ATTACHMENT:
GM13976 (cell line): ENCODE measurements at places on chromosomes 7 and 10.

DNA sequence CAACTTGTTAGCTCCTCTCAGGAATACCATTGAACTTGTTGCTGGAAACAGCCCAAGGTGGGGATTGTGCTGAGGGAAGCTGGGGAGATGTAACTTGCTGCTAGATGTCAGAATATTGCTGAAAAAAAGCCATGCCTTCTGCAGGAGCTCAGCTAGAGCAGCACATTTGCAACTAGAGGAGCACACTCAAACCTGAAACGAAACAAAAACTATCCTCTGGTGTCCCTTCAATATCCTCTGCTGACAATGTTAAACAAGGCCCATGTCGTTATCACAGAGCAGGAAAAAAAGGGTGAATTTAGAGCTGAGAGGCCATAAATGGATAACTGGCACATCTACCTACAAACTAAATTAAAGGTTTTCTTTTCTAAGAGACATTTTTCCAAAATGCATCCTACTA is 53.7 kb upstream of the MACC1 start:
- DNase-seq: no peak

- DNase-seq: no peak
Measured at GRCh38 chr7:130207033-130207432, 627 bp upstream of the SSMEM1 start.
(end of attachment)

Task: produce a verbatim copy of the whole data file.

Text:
GM13976 (cell line): ENCODE measurements at places on chromosomes 7 and 10.

DNA sequence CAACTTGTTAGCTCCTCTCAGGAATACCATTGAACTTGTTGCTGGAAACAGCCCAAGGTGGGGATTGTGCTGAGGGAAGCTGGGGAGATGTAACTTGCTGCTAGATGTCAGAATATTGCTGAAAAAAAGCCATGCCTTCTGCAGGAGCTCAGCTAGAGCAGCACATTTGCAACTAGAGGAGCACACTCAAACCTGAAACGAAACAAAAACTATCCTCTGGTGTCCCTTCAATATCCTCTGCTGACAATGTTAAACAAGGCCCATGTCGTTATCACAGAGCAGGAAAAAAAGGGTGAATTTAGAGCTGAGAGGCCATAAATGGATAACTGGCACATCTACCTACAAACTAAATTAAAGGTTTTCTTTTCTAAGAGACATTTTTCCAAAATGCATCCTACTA is 53.7 kb upstream of the MACC1 start:
- DNase-seq: no peak

- DNase-seq: no peak
Measured at GRCh38 chr7:130207033-130207432, 627 bp upstream of the SSMEM1 start.